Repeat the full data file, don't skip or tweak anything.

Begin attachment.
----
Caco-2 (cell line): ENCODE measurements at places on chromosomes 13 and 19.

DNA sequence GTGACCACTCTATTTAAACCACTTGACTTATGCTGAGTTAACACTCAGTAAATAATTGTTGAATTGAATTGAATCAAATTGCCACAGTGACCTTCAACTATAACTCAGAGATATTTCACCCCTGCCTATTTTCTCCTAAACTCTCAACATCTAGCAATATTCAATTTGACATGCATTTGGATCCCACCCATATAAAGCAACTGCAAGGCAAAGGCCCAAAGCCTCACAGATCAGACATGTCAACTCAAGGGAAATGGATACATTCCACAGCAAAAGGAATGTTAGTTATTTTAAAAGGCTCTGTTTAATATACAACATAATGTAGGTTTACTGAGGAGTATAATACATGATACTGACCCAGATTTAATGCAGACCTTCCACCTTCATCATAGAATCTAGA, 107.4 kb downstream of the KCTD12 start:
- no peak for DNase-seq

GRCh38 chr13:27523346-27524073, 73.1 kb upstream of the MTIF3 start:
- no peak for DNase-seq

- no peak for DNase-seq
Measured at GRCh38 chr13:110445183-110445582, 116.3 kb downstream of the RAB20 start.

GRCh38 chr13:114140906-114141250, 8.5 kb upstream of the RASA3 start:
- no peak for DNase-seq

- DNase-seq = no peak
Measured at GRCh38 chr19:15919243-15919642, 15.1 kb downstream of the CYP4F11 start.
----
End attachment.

Caco-2 (cell line): ENCODE measurements at places on chromosomes 13 and 19.

DNA sequence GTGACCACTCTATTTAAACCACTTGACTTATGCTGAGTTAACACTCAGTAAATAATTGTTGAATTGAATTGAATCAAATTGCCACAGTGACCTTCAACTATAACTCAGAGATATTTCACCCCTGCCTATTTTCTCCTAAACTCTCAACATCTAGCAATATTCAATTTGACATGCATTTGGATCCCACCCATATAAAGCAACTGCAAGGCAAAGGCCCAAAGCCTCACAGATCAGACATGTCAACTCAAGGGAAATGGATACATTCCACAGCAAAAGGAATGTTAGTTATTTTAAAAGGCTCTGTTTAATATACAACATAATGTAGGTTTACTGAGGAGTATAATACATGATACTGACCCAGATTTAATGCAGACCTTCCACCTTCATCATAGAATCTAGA, 107.4 kb downstream of the KCTD12 start:
- no peak for DNase-seq

GRCh38 chr13:27523346-27524073, 73.1 kb upstream of the MTIF3 start:
- no peak for DNase-seq

- no peak for DNase-seq
Measured at GRCh38 chr13:110445183-110445582, 116.3 kb downstream of the RAB20 start.

GRCh38 chr13:114140906-114141250, 8.5 kb upstream of the RASA3 start:
- no peak for DNase-seq

- DNase-seq = no peak
Measured at GRCh38 chr19:15919243-15919642, 15.1 kb downstream of the CYP4F11 start.